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What is Kelvin White Balance, and How Do I Use It?

In today’s digital cameras, there are a plethora of options in terms of setting your white balance. And many photographers I talk to just set it on the Auto setting and never think twice about it.

But there are major benefits to not only setting your white balance but using a specific setting called the Kelvin scale.

Why Worry About White Balance?

I’ve found that, in most situations, Auto White Balance (often noted as “AWB” on cameras) does a pretty good job. The colors are well-represented, and I rarely get a weird cast when shooting. But there’s a major problem with this setting.

Say you’re shooting a wedding or other event for two hours. Chances are, you won’t be situated at the same place that entire time. You’ll go in different rooms, get different angles, etc. Doing this means that your camera re-calculates its Auto White Balance setting every time you switch environments — even if it’s slightly. When you bring your photos into Lightroom, you get a bunch of photos that have inconsistent colors. It’s because of this that Auto White Balance isn’t ideal for professional photographers. Instead, using one of the other presets or using a custom white balance is more beneficial.

Understanding the Kelvin Scale

There are two things you need to remember about the Kelvin scale. The lower the number, the cooler your photograph will be. And — you guessed it — the higher the number, the warmer your photograph will end up. Late afternoon sun at the “golden hour” is between 2500ºK – 2800ºK while shade can cover a range of 7500ºK – 9000ºK and above depending on the time of day.

The Kelvin scale has a “Neutral” point of 5500ºK. If you’re shooting outside on a perfectly clear day, this is what you’ll most likely use. If you’re new to Kelvin, this is a good point to start at.

In this image I took at the North Carolina Museum of Art with my Panasonic Lumix GH5, I used three different white balances in these photographs. The one on the left uses 4500ºK, which gave me more blue tones. Raising it to 5500ºK seems more balanced at the “Neutral” level, and raising it to 6500ºK brings in some warm yellow and orange tones.

Why Not Always Use the Neutral Level?

Depending on your shooting conditions, you’ll have to make adjustments as necessary to account for the different lighting, etc. that’s being delivered to your camera. For instance, if you’re shooting indoors, lights can give off an orange color cast, so applying a lower Kelvin level might be necessary, bringing in some cooler light. Or, if you’re shooting in shady conditions, you’ll want to apply some warmth to the photograph with a slightly higher Kelvin level.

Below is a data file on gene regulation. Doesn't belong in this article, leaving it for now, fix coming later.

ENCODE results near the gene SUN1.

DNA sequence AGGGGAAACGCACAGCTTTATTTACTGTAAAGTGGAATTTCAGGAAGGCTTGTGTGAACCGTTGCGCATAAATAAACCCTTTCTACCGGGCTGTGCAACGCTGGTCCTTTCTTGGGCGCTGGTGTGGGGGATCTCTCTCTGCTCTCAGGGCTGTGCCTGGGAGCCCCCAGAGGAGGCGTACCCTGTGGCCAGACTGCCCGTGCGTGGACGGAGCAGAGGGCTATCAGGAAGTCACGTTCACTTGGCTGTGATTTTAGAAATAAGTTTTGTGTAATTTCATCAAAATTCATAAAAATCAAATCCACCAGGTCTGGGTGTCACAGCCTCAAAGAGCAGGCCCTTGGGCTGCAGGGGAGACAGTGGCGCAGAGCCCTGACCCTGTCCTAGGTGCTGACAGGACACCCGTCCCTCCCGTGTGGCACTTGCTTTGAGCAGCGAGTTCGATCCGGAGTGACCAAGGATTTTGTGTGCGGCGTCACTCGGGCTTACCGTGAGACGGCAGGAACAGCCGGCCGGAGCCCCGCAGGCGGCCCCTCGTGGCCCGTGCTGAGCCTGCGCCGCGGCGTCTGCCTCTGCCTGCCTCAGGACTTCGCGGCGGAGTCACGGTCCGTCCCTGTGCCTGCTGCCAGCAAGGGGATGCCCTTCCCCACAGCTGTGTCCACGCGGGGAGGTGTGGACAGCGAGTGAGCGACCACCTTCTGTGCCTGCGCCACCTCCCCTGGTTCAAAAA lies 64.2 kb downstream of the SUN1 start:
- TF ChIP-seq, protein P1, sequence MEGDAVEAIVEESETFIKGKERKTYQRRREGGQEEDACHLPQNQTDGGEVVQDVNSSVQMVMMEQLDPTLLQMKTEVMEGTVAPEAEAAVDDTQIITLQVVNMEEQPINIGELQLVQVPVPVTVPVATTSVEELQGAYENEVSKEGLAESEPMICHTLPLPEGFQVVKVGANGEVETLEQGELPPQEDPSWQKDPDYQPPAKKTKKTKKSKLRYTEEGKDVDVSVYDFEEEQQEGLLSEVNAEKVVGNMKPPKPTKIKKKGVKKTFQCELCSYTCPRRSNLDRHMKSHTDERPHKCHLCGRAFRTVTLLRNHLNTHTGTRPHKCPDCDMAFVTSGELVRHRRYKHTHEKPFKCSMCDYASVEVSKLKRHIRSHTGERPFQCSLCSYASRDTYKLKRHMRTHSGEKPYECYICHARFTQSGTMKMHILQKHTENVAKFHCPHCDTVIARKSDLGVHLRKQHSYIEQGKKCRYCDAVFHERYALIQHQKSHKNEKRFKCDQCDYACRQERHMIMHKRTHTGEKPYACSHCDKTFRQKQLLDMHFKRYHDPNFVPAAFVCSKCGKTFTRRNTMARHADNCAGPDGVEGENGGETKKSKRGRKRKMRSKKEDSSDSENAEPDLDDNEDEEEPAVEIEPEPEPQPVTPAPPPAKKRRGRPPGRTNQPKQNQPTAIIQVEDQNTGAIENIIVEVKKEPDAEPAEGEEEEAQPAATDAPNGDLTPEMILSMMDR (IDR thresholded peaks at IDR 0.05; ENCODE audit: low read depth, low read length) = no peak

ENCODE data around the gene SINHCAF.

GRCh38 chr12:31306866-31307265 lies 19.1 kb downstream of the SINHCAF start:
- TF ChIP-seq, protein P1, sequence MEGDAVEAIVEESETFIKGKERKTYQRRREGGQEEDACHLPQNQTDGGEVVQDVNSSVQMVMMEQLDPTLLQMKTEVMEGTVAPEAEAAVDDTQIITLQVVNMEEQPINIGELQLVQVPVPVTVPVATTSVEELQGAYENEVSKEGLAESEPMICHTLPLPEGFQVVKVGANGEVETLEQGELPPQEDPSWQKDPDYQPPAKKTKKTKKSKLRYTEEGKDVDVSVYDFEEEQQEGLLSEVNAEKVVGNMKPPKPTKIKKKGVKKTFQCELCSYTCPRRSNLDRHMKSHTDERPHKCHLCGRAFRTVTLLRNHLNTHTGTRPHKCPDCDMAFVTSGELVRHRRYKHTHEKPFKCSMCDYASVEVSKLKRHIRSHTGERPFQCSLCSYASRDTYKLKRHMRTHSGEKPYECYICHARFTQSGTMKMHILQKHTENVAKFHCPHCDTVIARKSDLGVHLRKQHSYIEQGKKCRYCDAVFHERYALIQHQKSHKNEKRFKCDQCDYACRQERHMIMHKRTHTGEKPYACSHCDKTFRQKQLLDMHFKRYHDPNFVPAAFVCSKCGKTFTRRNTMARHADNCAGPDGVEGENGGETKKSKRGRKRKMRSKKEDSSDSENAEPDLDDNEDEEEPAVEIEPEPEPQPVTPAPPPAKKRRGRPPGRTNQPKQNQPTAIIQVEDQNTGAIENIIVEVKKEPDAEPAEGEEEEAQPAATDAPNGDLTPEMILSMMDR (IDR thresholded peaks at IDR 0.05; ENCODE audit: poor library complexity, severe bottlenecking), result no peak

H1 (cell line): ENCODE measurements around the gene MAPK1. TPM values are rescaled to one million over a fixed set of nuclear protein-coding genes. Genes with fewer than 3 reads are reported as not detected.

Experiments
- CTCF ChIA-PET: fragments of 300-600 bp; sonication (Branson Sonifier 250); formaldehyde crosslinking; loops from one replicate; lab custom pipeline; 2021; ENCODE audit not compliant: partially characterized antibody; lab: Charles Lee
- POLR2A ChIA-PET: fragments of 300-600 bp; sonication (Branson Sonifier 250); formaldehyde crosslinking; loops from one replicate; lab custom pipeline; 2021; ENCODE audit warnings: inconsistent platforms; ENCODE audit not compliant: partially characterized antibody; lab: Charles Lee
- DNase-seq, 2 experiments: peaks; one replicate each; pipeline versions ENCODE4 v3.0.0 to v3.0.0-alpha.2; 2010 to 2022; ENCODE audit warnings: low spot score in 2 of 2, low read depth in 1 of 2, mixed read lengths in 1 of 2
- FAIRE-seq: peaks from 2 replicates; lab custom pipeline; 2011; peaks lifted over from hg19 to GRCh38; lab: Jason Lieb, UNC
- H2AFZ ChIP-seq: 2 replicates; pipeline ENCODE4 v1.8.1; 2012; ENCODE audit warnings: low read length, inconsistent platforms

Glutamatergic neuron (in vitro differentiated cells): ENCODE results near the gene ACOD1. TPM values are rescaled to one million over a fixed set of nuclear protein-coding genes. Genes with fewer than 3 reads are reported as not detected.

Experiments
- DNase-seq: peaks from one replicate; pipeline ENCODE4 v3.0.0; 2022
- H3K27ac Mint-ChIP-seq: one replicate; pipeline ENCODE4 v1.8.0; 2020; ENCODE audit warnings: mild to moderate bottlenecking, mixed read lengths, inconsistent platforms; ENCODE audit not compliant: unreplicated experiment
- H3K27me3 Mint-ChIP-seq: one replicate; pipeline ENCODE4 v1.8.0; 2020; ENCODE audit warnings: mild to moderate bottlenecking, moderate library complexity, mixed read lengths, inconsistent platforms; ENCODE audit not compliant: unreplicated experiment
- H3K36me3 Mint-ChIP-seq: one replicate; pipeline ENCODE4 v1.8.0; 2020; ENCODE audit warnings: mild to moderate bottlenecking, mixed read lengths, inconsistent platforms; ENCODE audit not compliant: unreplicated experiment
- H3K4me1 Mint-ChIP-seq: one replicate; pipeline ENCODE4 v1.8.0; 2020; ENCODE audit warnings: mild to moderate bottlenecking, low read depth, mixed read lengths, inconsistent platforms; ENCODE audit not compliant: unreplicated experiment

Furthermore, adjusting your Kelvin level can let you play around with some creativity with different color casts, handy for personal work.

Below is a chart of common Kelvin white balance levels to get you started. Depending on your shooting conditions, you’ll want to add cool temperatures (with a lower Kelvin number) or warmer temperatures (with a higher Kelvin number). For instance, if you’re shooting with warm lighting that is the color of a candle flame, you’ll need to bring a cooler Kelvin number into play to make for a neutral color, and so you might take it down to 2800ºK. In the chart below, you can see that warm shooting conditions require the addition of blue to achieve a neutral color (and thus, you’d go with a lower Kelvin number). Likewise, the warm glow added by late afternoon sun is beautifully romantic, it’s a shame to cancel out all of its ambience, so I might not go as far down on the Kelvin scale. It’s often a game of trial and error, especially as you get into some unique lighting situations.

What About the Custom White Balance Setting?

Newer cameras offer the ability to hone in your white balance settings even more, by using a white or a grey surface to capture the current conditions. This is a great option if you have a card with you, or even a wall that is white or grey, but it’s not as easy to adjust these settings in-camera. If you’re in a consistent lighting situation though, by all means, this is a great option as well.

Can’t I Just Change This in Lightroom?

If you shot in RAW, you can change this very easily, with the Temperature slider in the “Basic” panel in Develop. But seeing it in-camera can help you better plan for the rest of your shoot, and make sure the output is what you want before you get back to your desk.


Even if your white balance level is slightly off, having it be consistent is more important. While RAW processing has made this easier to correct in programs like Lightroom, it’ll be easier if you stay consistent and get it right the first time, so that your colors are captured more accurately.

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